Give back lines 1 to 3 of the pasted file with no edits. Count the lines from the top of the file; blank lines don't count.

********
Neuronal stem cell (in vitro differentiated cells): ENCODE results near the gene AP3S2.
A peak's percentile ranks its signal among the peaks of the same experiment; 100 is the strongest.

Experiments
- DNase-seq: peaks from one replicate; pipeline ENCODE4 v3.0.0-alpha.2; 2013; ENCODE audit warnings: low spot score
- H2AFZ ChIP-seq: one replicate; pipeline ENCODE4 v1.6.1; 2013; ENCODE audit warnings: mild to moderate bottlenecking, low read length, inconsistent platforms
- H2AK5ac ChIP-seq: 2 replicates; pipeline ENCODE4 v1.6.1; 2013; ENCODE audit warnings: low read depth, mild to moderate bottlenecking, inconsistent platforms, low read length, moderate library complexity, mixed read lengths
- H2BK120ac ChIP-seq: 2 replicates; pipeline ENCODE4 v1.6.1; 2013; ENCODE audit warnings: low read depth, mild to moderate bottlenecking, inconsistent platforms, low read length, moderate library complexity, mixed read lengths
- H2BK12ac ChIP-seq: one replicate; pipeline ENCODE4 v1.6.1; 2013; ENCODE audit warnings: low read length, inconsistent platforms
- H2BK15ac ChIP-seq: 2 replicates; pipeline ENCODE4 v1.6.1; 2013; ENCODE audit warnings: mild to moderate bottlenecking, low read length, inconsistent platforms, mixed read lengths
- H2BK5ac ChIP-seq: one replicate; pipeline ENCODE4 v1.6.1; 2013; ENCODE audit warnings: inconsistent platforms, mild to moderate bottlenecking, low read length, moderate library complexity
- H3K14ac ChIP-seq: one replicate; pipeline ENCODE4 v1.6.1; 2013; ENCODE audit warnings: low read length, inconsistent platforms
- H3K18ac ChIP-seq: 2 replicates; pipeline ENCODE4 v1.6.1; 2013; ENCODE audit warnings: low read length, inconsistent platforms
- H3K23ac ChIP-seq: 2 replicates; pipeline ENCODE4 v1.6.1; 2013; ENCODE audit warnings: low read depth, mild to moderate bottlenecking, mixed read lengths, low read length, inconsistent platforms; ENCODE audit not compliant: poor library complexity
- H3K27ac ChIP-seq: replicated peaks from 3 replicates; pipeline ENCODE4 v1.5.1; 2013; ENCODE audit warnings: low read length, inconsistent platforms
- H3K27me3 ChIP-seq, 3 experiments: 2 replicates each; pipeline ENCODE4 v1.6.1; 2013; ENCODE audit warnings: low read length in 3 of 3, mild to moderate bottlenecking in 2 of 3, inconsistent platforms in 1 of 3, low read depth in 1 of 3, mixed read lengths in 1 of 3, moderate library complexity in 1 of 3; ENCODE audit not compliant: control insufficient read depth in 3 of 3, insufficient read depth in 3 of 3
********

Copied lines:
Neuronal stem cell (in vitro differentiated cells): ENCODE results near the gene AP3S2.
A peak's percentile ranks its signal among the peaks of the same experiment; 100 is the strongest.

Experiments